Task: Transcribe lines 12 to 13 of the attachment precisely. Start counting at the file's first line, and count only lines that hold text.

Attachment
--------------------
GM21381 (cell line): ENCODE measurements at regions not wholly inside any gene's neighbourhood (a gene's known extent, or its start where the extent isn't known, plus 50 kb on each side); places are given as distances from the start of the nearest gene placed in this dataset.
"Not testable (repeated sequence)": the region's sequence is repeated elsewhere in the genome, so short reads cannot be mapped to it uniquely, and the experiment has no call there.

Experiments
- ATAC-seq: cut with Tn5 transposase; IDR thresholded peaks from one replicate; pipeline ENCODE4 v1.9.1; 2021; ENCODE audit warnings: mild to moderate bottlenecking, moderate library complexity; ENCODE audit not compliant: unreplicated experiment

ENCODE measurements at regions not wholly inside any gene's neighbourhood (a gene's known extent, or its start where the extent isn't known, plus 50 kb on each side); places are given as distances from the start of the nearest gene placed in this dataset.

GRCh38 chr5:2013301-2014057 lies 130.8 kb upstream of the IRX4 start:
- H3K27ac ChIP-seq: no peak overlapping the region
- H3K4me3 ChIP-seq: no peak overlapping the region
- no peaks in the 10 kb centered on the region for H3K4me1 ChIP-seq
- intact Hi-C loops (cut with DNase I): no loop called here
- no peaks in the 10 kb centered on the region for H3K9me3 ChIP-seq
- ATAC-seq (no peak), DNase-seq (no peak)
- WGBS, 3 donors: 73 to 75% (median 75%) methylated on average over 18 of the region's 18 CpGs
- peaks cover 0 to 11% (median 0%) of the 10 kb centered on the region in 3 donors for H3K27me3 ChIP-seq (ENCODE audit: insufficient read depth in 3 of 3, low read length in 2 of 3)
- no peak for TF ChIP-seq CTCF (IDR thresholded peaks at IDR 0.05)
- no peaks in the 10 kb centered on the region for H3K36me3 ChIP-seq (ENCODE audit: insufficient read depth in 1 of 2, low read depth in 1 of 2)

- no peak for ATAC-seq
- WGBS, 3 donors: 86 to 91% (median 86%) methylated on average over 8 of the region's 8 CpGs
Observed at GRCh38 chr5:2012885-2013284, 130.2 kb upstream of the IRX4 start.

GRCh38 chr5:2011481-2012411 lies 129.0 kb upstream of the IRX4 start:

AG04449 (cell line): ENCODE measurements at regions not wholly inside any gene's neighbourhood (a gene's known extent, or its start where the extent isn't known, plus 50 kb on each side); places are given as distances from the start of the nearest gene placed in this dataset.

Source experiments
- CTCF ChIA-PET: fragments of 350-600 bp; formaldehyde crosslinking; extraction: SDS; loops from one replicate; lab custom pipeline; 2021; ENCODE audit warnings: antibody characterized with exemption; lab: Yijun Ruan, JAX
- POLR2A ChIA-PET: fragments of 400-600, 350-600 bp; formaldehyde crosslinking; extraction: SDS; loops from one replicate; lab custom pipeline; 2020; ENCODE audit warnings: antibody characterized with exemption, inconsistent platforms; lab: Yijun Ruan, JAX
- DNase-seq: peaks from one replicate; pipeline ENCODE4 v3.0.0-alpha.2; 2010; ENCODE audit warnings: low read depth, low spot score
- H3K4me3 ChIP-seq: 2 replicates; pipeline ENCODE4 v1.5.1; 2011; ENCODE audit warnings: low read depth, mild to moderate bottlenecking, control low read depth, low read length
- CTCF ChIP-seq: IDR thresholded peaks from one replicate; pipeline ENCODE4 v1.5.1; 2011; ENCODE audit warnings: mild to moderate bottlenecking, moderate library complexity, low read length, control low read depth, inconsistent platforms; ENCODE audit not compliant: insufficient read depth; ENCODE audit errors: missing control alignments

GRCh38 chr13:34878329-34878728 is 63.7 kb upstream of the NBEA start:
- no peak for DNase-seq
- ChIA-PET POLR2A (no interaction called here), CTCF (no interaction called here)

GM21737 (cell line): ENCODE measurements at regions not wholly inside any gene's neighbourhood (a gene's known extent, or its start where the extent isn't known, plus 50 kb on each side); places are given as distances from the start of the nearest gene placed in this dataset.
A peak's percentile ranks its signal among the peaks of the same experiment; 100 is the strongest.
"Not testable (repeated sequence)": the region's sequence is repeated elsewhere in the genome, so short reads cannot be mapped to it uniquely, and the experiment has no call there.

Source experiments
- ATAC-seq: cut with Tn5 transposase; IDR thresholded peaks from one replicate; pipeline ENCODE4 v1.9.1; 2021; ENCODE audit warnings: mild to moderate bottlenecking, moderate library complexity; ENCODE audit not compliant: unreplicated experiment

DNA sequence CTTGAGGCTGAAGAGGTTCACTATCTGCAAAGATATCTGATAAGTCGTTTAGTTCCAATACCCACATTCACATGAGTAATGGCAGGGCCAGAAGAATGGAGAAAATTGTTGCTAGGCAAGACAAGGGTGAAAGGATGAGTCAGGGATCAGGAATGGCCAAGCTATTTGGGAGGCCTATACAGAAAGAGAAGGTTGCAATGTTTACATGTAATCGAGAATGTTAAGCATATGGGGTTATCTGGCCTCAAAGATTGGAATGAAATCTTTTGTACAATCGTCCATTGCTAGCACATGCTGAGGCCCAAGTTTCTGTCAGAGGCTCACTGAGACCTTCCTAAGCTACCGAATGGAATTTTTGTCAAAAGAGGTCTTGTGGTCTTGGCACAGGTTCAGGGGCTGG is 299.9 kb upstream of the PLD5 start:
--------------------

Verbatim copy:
- ATAC-seq (no peak), DNase-seq (no peak)
- WGBS, 3 donors: 73 to 75% (median 75%) methylated on average over 18 of the region's 18 CpGs